Jump to ContentJump to Main Navigation
Scientists Debate GaiaThe Next Century$
Users without a subscription are not able to see the full content.

Stephen H. Schneider, James R. Miller, Eileen Crist, and Penelope J. Boston

Print publication date: 2004

Print ISBN-13: 9780262194983

Published to MIT Press Scholarship Online: August 2013

DOI: 10.7551/mitpress/9780262194983.001.0001

Show Summary Details
Page of

PRINTED FROM MIT PRESS SCHOLARSHIP ONLINE (www.mitpress.universitypressscholarship.com). (c) Copyright The MIT Press, 2021. All Rights Reserved. An individual user may print out a PDF of a single chapter of a monograph in MITSO for personal use.date: 02 August 2021



Toward a Thermodynamics of Life

(p.45) 4 Gaia
Scientists Debate Gaia

Eric D. Schneider

The MIT Press

This chapter sheds light on an important connecting principle of nature, one which helps explain processes as different as boiling pots of highly organized fluids, hurricanes, pulsating chemical clocks, the origin of life, the development of ecosystems, the direction of evolution, and Gaia itself. In retrospect all these systems are held together by a simple concept drawn from the famous second law of thermodynamics. This simple concept is “nature abhors a gradient.” With this intelligible but contemporary view of thermodynamics, one sees all of life as a thermodynamic dissipative entity residing at some distance from equilibrium, sustained by the ability to degrade energy gradients. The Gaian global ecosystem is involved in tapping the gradient between the hot sun and frigid outer space. Living systems are the result of energy processes which, while building higher complexity locally, are at the same time exporting lower quality energy beyond the confines of the evolving system.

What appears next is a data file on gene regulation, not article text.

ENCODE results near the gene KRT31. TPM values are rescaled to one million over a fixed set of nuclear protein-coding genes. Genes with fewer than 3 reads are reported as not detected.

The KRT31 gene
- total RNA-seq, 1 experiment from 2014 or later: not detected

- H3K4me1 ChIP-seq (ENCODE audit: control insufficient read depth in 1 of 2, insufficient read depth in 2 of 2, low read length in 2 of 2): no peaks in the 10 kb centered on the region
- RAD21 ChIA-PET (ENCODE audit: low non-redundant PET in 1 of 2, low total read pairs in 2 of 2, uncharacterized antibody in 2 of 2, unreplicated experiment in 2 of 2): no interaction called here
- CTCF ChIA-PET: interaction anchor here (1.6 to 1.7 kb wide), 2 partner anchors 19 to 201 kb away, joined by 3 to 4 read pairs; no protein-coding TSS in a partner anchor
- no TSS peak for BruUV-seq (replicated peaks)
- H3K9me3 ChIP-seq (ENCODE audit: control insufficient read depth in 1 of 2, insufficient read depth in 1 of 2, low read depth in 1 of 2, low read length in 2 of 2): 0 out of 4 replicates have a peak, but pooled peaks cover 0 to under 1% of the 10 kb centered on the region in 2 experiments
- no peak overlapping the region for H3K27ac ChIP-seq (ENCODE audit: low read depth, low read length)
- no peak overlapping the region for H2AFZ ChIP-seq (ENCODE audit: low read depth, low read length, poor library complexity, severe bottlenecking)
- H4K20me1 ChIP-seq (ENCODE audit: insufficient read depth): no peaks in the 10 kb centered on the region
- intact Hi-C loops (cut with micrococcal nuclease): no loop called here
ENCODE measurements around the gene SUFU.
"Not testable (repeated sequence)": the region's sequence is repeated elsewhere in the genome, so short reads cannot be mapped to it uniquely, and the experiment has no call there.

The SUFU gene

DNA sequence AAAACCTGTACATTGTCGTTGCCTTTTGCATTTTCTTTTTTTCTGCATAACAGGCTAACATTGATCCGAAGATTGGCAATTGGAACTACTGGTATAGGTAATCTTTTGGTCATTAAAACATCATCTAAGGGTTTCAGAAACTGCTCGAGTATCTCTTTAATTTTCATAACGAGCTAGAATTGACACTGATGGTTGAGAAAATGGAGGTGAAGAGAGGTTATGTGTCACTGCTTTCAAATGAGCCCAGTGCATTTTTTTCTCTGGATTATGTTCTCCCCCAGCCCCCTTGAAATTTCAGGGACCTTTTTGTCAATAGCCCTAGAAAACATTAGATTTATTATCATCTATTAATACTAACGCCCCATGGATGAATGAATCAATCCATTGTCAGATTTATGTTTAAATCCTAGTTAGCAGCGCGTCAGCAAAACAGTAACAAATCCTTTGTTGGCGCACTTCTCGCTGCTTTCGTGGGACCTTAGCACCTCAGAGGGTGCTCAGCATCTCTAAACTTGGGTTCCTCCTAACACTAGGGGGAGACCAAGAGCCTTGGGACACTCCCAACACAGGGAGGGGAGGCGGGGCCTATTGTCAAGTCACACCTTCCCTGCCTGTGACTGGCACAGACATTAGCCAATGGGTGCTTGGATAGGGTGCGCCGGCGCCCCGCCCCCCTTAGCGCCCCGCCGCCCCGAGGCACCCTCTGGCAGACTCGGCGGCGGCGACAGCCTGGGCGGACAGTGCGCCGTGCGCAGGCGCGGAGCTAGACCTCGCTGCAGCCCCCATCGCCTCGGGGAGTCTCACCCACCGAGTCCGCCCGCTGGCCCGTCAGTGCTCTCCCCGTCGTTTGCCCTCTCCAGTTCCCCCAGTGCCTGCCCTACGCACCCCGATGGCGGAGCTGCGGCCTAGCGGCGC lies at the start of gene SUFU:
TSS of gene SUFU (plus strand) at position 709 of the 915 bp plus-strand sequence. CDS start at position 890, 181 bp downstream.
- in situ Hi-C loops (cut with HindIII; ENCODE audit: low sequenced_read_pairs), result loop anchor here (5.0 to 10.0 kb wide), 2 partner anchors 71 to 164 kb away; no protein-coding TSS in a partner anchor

Keywords:   connecting principle of nature, direction of evolution, Gaia, second law of thermodynamics, equilibrium, energy gradients, Gaian global ecosystem

MIT Press Scholarship Online requires a subscription or purchase to access the full text of books within the service. Public users can however freely search the site and view the abstracts and keywords for each book and chapter.

Please, subscribe or login to access full text content.

If you think you should have access to this title, please contact your librarian.

To troubleshoot, please check our FAQs, and if you can't find the answer there, please contact us.